(The audio is captured on an iPhone. Serviceable, but at times a bit noisy with rustles and comments)
Allison Marchese at Hudson Area Library 04/02/2015
Mayor Hallenbeck continues to give evidence of a certain strangeness of mind. Dogs, drug testing, and now a sense of time that might be suited to Star Trek:
From the 8/19/14 Register Star article, “Two years on, still no sign or stone for Staley B. Keith” concerning a missing stone in Keith’s honor:
Hallenbeck said via telephone that, although it’s been two years since Staley Keith died, there have only been four or five months each summer to place the stone, since it couldn’t have gone in in the late fall or winter.
“We’re talking 10 months, not 24,” he said. “Everything we’ve had to consider, the logistics, the liability, making sure wherever it’s placed we’re not liable for an accident out there. I take full responsibility for it not being there.”
Really. Does planning and decision making stop in late fall and commence again in the spring?
Isn’t two years two years in our galaxy?
The Greenport Historical Society hosted a lecture by Sally Naramore on Wednesday evening 4/18/2013 at the Greenport Town Hall. Her presentation which included visuals not included here, focused on immigration to Hudson in the 19th and 20th centuries.
If you know Hudson, especially the churches, you should be able to follow her descriptions of where people settled within Hudson. Ms. Naramore is the Department Chair and Teach of Social Studies at Hudson High School. She was Executive Director of the Columbia County Historical Society from 1983-1990 (biographical information from the historical society’s flyer).
Read more →
Halloween must be approaching.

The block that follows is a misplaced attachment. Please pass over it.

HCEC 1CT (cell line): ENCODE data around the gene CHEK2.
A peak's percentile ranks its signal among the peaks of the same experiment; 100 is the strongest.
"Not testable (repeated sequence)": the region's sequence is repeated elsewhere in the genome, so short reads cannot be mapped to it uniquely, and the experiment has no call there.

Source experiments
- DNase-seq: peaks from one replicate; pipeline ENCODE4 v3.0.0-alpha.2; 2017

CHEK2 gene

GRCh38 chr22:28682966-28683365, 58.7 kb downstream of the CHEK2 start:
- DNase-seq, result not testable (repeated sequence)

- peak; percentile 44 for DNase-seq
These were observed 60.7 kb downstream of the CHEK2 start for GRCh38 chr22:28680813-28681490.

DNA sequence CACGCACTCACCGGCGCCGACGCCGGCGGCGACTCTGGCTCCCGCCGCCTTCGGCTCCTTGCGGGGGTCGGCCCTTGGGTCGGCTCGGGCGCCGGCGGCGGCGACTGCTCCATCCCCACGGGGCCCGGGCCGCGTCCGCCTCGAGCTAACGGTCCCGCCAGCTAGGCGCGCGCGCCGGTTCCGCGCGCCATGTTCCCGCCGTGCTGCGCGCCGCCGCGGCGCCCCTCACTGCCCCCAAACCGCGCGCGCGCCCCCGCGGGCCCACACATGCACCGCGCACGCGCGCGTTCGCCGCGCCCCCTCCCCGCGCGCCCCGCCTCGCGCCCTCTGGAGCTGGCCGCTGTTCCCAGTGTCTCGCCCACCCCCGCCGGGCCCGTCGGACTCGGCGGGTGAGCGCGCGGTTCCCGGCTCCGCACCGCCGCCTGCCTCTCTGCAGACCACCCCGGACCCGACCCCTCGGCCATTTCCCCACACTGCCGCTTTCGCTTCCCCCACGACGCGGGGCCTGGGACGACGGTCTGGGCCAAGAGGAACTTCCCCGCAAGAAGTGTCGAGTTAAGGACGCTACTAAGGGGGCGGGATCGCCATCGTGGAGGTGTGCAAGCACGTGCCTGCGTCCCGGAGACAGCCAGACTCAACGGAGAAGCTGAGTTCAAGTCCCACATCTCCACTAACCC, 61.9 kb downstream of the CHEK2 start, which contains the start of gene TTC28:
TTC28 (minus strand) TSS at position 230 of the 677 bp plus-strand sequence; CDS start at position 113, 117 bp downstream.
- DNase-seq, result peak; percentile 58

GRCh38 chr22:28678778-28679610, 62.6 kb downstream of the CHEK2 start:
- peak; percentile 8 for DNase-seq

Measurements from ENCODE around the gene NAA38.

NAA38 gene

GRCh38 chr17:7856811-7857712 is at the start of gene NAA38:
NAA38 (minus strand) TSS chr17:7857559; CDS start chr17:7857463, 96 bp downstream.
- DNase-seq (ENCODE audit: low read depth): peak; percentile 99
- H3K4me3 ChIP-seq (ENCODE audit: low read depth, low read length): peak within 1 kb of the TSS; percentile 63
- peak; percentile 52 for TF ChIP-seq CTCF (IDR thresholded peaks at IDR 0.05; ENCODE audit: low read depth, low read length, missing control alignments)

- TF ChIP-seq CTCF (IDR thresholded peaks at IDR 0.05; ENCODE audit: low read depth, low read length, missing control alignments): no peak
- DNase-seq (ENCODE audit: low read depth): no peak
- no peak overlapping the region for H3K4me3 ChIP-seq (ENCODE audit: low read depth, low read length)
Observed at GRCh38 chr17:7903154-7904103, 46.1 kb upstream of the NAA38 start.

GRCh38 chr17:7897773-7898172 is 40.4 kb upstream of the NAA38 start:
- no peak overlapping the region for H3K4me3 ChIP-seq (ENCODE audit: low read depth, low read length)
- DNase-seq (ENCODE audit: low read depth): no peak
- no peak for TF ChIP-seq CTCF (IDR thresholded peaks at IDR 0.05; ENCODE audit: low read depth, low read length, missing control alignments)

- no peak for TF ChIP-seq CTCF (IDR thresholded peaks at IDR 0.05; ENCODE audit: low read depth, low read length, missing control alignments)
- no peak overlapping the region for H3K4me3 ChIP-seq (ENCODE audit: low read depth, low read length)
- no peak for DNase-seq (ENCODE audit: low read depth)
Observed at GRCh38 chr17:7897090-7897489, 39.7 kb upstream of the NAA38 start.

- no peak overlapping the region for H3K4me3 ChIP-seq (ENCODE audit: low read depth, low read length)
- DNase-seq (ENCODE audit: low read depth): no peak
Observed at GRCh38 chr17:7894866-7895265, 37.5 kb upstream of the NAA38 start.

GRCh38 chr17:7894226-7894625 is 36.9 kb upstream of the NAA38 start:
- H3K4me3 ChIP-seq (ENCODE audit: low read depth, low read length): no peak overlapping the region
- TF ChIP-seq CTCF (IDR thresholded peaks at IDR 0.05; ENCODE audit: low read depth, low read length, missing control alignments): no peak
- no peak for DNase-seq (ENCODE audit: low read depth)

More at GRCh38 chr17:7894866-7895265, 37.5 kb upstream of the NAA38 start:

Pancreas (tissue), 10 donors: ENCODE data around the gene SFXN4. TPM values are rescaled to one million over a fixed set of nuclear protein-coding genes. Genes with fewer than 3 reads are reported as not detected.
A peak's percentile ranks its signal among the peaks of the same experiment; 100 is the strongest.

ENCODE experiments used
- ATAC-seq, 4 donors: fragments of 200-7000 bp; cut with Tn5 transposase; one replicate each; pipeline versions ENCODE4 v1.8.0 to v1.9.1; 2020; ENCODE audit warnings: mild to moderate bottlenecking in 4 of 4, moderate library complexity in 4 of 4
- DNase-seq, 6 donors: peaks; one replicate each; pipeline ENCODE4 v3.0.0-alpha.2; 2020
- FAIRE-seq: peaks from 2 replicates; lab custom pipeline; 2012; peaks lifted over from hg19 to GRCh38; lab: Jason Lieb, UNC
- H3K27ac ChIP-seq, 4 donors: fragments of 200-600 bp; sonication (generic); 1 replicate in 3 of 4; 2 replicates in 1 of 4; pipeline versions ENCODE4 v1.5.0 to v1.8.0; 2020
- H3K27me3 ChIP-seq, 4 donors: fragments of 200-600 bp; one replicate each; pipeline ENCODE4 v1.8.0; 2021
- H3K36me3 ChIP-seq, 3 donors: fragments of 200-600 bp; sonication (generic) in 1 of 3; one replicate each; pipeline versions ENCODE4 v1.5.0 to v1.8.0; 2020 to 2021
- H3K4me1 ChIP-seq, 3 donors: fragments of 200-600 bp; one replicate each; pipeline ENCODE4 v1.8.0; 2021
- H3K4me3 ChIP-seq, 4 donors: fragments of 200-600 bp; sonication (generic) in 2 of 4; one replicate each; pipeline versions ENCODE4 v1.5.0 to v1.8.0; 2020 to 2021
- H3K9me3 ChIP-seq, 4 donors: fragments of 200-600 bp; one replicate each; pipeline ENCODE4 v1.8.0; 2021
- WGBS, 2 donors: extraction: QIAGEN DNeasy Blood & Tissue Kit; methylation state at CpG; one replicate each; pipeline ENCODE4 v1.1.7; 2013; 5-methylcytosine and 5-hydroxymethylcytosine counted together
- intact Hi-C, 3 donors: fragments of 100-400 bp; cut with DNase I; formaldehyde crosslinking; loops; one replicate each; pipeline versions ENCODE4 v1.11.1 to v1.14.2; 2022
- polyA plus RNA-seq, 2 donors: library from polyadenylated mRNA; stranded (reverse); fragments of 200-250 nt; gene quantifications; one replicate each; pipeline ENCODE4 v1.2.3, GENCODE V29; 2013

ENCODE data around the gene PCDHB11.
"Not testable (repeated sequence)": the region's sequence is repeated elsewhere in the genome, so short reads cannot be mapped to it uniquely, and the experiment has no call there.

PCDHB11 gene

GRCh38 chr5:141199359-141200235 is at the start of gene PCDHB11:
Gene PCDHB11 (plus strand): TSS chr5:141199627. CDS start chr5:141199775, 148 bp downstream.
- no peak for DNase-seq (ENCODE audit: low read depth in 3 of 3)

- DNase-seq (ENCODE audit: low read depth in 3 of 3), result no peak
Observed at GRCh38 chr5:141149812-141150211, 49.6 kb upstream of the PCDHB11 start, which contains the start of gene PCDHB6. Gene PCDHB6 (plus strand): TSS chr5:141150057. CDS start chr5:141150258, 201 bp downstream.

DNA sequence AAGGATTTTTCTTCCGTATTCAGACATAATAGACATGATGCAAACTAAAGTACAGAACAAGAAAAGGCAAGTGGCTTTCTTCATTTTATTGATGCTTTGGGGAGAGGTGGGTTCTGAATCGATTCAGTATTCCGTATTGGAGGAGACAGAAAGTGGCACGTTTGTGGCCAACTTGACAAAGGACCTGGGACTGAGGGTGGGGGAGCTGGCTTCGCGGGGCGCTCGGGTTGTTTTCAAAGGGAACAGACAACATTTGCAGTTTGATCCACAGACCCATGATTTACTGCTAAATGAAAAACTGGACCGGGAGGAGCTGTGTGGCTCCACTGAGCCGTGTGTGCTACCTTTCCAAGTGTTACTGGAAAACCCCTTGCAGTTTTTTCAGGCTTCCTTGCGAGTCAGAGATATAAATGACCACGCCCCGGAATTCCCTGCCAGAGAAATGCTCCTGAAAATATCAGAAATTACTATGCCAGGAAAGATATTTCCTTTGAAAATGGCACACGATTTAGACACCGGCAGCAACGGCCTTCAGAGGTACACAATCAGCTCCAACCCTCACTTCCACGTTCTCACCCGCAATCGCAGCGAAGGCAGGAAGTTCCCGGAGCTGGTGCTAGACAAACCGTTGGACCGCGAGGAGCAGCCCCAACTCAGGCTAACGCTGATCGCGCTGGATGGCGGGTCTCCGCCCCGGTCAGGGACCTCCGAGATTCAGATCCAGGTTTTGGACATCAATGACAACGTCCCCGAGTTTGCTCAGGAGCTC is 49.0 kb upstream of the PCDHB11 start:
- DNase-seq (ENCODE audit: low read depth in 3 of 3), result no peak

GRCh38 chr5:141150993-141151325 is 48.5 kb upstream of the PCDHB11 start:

243 Warren St is at it again.
Some are asking what the posters in the windows are?
The omnipresent and frequently useful Sam Pratt has a great introduction to our New York state Freedom of Information Law. Don’t miss it it on his eponymous blog
I am going to try it out to get the current contract between the city and Mid-Hudson Cable. Got to get a head start on rousing people to the barricades before the city gives away the store again when the contract comes up for renewal.
Karen, with friends Esther and Rose Hanig, went off to Ramp Fest Saturday. I stayed behind to mind the store.
They gave the food and the ambiance rave reviews. They ate enough so I barely had to make dinner.
Here are a few photos taken by Karen.
Jeff Gimmel - one of the prime ramp movers
Sam Starr's Truck Pizza got in on the action
Karen got carded - "Drinking Age Verified"
A couple of weeks ago I came on a new sidewalk on Prospect Ave. that seemed to be out of compliance with local ordinances. At the time I wrote a bit about this, “Sidewalks in Hudson – Dangerous for Lack of Code Enforcement and Common Sense“.
Yesterday, my walk took me up Prospect again.
Now we seem to be seeing the finished product. Not only is it not as wide by 16 inches as the ordinance calls for, there is no curb.
Perhaps our Code Enforcement Officer Mr.Wurster could shed some light on this state of affairs? Or perhaps it is to the Superintendent of Public Works Mr. Perry that we should address a question. It is not clear in the city Code about who is responsible for overseeing sidewalk construction.